A Tea Addict's Journal

Orange-in-orange 1996

August 1, 2007 · 7 Comments

Until I get to Taiwan in about a week’s time, you’ll have to bear with me, suffering through more boring tea reviews 🙂

Another old sample from last year, but not a newish tea. This is the Hou De 1996 Orange in orange 7532 sample that I got…. must’ve been a year and half ago now. I think I tried it once and then forgot about it, and here it is again…

There’s almost enough for two infusions, so I poured out some bits for one

I don’t know what the yellow stuff is, I think it’s some sort of grain hust, which seems pretty common. There’s a bit of mustiness in the dry aroma of the leaves, but generally speaking it’s not very remarkable. A little looser, and you’d think this is loose tea. No doubt the 1+ year of storage in a little bag, plus the initial breaking up of the cake, did that to the tea.

The initial infusion was quite nice, giving me a “meaty” feeling — not that it tastes like meat, but it has a sort of solidness that fills the mouth. It makes you salivate a little, and also hits the back of the throat. However…. the same dryness that I noticed of the tea two days ago is also very present in this tea. In fact, it might even be worse in this tea. I wonder why — is it the storage? I don’t know, but something is not right. The flavours are quite attractive, and will go on to change later to a more camphory taste, and then some woodiness, eventually fading to the sweet water that is typical. There was some bitterness, as well as a hint of sourness in the tea in the middle infusions. However, the dryness remained omnipresent — and unpleasantly so. Water was again necessary to continue my tasting, which is really not a good thing. My white tea or my dahongpao, which were stored together with these two puerh, do not suffer from the same problem. Nor is there such a problem for all the younger samples I’ve been drinking recently. So…. is this inherent in the tea?

The liquor is a medium brown.

Digression 1: Two days ago Lew and Davelcorp both remarked that the liquor of the tea looked really dark — almost pitch black. I checked again, and I think it’s a product of the camera’s way of presenting the picture. The one two days ago was untouched. Today’s was brightened. Brightness, I think, is the issue here. Where I sit to drink tea is fairly dark, and so the tea comes out looking quite dark whereas in person, when I’m staring at it, it is lighter in colour. So I brightened the picture to make it appear more like what I was seeing, colour wise (I don’t want to mess with colour balance, which in any case is fine). Which is why the picture today seems to be… whitewashed.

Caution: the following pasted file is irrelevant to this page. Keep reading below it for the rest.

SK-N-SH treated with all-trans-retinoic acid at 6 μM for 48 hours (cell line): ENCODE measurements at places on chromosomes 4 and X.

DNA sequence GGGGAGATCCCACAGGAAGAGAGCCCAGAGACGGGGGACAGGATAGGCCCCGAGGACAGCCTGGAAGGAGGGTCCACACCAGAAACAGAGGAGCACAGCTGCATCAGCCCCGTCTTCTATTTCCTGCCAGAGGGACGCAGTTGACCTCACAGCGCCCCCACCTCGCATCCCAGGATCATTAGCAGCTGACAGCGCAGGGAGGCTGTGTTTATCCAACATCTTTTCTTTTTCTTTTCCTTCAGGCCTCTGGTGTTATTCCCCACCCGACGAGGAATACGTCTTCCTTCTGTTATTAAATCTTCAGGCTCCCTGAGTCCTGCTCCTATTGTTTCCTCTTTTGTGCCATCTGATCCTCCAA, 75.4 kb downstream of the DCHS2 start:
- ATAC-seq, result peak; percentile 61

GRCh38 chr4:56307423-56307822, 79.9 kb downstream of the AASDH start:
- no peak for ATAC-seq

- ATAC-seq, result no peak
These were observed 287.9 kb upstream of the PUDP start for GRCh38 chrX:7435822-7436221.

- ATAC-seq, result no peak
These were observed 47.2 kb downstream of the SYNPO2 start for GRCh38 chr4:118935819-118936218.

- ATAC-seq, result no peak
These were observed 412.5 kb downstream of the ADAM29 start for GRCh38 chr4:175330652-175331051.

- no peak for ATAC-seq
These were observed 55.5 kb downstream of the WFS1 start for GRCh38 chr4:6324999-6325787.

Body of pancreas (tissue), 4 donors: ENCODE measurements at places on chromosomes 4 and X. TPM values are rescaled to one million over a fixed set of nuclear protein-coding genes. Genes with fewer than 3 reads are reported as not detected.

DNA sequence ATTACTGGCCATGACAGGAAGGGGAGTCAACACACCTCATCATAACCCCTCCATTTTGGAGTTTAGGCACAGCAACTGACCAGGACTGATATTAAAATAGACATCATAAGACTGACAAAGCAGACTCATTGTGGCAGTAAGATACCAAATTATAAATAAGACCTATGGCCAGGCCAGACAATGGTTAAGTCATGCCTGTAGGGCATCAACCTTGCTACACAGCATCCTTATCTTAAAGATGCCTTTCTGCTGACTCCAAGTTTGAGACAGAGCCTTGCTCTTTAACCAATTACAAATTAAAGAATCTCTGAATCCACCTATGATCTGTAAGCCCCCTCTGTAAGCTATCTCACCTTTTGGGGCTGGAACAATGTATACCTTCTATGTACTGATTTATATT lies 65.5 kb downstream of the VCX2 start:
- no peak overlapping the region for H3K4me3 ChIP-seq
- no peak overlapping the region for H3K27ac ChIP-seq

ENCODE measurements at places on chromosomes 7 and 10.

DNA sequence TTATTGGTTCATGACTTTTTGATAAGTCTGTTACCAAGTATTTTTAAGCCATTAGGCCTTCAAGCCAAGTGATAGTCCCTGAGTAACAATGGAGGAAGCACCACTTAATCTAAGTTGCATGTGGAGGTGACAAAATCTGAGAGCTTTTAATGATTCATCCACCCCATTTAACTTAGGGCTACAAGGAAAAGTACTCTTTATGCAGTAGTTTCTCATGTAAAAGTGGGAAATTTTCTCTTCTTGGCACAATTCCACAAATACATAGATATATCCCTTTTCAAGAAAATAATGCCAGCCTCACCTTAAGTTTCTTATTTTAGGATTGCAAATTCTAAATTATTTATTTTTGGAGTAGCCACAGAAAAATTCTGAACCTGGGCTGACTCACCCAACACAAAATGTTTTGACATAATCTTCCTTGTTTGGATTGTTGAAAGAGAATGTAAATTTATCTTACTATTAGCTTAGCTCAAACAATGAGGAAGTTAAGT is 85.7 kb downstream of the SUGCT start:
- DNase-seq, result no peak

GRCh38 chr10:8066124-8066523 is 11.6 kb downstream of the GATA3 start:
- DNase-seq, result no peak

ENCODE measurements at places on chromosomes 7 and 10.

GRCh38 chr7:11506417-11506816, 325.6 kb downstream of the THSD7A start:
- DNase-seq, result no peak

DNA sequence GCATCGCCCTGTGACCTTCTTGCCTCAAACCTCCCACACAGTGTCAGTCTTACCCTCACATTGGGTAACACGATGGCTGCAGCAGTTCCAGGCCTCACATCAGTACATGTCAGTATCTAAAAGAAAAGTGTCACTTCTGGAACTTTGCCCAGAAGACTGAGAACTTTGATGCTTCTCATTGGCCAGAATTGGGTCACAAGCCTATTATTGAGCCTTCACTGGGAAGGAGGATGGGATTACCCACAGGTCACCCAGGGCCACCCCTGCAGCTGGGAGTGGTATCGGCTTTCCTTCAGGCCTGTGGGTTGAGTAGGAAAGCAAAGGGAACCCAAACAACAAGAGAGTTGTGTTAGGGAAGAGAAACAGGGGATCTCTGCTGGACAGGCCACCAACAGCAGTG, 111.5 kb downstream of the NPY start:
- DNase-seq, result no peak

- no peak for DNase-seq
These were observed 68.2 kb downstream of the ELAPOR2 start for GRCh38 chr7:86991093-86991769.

Anyway… if the dryness is not there, the tea today would’ve been quite nice. However, because of the dryness… I’m not entirely sure if I really liked it. It is, however, still on sale. So perhaps if somebody is adventurous enough to try it… we will know if it’s me, or if it’s the tea.

Digression 2: I just found my old notes here. Interesting lack of mention of any dryness. I wonder if it’s because it wasn’t there, or merely because I didn’t notice it — thanks to me not paying attention? Both are quite possible.

The leaves are, on the whole, small. The 3 of 7532 shows. There are some larger leaves, but even the largest I could find in my sample are no more than, say, a medium size (as far as leaves go). They are quite chopped up, which is fairly typical….

Now I really wonder if it’s the storage that did this to the tea. Since it’s been in a ziploc bag continuously since I last tried it… I can’t imagine it being dried out too much on its own.

Categories: Old Xanga posts · Teas

7 responses so far ↓

  • exstns // August 1, 2007 at 2:45 pm | Reply

    I’ve been drinking the very same sample a couple of days ago myslef and I haven’t noticed any kind of dry feelings, which I’m usualy quite sensative to. I suppose something could have went wrong with the storage. Actually I think that it might be a water problem. I had this dryness problem with one of my teas while I was in China, however, when I’ve made it back home and brewed the very same tea from the same cake with my water, the dryness was gone. This happened with a couple of different cakes that I have.

  • HobbesOxon // August 1, 2007 at 2:50 pm | Reply

    I wonder if the photographic issue could be solved by taking it in natural light? It’s a shame to have it bleached so – have you tried different lighting conditions?



  • MarshalN // August 1, 2007 at 2:54 pm | Reply

    Hmmm, water.   Interesting thought.  Maybe I should try playing with water then?  Hmmm, but why would it become dry?

    As for lighting — it’s unfortunate, but the way this building works is such that there’s no direct natural light in the afternoon — I have to walk outside and take a picture of the tea on the lawn or something, which gets too complicated.

  • Anonymous // August 1, 2007 at 5:01 pm | Reply

    I thought the “3” refers to the estate that produced the tea?? You seem to be alluding to the grade…?

  • MarshalN // August 1, 2007 at 5:19 pm | Reply

    No, 3 refers to the grade.  2 refers to the factory.

  • kibi_kibi // August 1, 2007 at 9:29 pm | Reply

    I had a sample of this too, having tasted it a few times, I wrote about it, but what I wrote lacks any real specifics. I did mention the word dry somewhere in my post (but not about this tea) if that helps!

    Actually, I’m not completely sure what you mean by dryness, I can just about feel it intuitively. Perhaps it is the water after all?



  • MarshalN // August 1, 2007 at 10:59 pm | Reply

    When I say dry, I literally mean it — I need to drink water because I feel thirsty.

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